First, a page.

End costly practice of converting sick time to payments
Trumbull County doled out just shy of a half-million dollars this year to 337 employees who had earned sick and vacation time, but wished, instead, to convert some of that time to cash.
The county converted a similar amount of sick and vacation time for 363 workers in 2022, and nearly $710,000 for 414 employees in 2021.
The specific conversion requests are impossible to budget in advance, and as you can see, the figures fluctuate and add up to astronomical expenses.
Under varying rules and labor contracts, county employees have the ability to cash out specific amounts of their earned sick and vacation hours annually. The problem with allowing the practice is that the county does not know how much it will pay from one year to the next, making it difficult for departments to budget.
Frankly, we have a hard time believing any private sector company would operate like this.
Yet, here we are, allowing our tax dollars to be spent this way.
Generally, businesses budget the cost of each employee based on agreed-upon salary and benefits. That cost does not fluctuate during the budget year. No matter how much sick or vacation time an employee uses, the annual payroll should remain constant. The only factor that should drive up or down payroll is the loss of an employee or the addition of unbudgeted overtime costs.
However, when a worker is permitted to save accrued personal time and then cash it out later, the cost of doing business with that employee suddenly increases significantly.
Further, it rewards workers for holding their vacation or sick time because when it ultimately is cashed in, it is reimbursed at future and typically higher pay rates, rather than the rate being earned when the hours originally were accrued.
And that’s not to mention public retirement systems base pension amounts on the highest three years of a public worker’s earnings. That means these lump-sum payments also drive up the average of the salaries and the worker’s pension amount.
This is unfair to the employer — or in this case, it’s unfair to the taxpayers who foot the bill.
Sadly, this practice is not unique to Trumbull County.
Several Mahoning County employee bargaining units spell out similar rules, although some of those labor contracts cap the amount of time that can be bought back by the government or reduce the value of each hour to as little as a quarter hour that can be cashed out when Mahoning County workers retire after working at least 10 years in the public sector.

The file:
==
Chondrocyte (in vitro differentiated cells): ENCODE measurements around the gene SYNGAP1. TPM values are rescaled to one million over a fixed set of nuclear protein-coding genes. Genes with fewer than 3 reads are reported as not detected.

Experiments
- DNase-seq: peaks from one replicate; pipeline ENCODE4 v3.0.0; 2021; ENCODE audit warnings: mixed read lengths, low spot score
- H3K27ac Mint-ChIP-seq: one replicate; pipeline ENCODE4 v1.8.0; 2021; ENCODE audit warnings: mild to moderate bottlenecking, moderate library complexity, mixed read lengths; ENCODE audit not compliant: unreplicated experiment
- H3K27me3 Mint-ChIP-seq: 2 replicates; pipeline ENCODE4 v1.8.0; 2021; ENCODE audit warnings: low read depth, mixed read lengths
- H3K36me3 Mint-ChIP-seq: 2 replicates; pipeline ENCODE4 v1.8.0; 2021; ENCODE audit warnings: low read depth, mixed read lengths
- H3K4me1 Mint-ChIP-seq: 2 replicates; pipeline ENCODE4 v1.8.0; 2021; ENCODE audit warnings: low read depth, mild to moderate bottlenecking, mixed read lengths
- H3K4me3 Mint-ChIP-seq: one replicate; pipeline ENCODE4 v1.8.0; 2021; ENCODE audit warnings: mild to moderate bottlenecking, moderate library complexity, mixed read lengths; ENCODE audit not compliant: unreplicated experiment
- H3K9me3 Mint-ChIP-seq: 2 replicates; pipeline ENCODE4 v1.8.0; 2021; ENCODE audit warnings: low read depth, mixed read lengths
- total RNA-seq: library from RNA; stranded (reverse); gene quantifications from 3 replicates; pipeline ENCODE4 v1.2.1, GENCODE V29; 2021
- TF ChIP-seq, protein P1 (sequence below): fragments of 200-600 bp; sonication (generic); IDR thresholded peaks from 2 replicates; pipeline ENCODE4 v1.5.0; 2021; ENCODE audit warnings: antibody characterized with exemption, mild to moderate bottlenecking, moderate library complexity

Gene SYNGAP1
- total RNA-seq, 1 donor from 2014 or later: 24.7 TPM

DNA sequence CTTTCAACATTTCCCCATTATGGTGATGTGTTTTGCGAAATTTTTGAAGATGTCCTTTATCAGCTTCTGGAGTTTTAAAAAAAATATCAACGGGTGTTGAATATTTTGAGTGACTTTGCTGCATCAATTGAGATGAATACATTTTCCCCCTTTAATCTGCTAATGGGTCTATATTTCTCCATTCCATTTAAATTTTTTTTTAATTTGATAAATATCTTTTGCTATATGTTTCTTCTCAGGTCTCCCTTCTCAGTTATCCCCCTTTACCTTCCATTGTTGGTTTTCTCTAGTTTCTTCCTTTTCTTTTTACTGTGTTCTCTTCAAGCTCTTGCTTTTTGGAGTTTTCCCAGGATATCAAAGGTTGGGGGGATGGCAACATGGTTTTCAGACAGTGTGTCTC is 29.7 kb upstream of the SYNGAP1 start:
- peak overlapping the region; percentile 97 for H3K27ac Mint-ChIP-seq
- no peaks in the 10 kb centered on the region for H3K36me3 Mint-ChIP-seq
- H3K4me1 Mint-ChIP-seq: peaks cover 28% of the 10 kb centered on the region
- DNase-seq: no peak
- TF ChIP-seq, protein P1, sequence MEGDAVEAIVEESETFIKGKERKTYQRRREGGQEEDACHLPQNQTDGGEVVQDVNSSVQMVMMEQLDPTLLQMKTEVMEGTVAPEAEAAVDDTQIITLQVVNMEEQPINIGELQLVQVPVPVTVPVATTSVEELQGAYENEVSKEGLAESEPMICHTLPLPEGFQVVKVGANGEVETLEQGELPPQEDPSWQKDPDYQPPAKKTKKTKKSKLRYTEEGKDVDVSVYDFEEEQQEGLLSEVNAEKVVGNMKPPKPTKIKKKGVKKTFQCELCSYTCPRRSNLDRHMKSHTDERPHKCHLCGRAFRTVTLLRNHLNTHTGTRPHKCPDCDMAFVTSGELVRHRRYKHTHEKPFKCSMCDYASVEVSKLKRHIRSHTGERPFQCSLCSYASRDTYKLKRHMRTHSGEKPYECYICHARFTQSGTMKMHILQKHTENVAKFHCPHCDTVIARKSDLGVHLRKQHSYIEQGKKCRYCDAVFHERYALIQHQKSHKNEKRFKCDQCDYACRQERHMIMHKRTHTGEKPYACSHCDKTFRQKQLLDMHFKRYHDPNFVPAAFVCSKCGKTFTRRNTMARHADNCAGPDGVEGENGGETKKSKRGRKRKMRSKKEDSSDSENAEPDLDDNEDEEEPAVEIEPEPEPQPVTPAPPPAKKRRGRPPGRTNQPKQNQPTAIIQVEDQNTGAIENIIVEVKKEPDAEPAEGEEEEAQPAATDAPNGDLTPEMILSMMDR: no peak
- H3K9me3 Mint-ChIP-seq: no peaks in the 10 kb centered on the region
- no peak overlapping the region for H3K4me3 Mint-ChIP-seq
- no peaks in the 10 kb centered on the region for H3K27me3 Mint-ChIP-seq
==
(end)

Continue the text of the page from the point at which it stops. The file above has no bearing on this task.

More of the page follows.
Many other local governments allow a similar practice.
We call on each to work harder to ease this practice, or better yet, end it completely.
Trumbull commissioners recently took steps to begin curtailing the expense in that county.
The three Trumbull commissioners voted in favor of an agenda item for nonbargaining personnel, giving employees in 20 different county departments the ability to cash out a maximum of 40 sick hours and 80 vacation hours.
Indeed, this is still a lot, but as Trumbull Commissioner Niki Frenchko stated, these amounts are much more reasonable and manageable.
Commissioner Mauro Cantalamessa said the agreement is a “huge stride” and clear evidence that the county is working to reduce cashouts. He said now that they have worked to lower the cashouts for nonbargaining employees, it will offer a chance to work with the unions next.
We are glad to see the effort to resolve this matter, and we urge commissioners — and all local elected officials who deal with these issues — to include the issue in the next round of labor contract talks.
Of course, when they come to the table, we are equally hopeful that union negotiators also will be willing to negotiate the issue, knowing full well the challenges these unlimited cashouts have caused for budgeting and operations.
It’s time to not only reduce and cap these expenses, but to end them completely.
No private business ever would operate this way. Government shouldn’t either.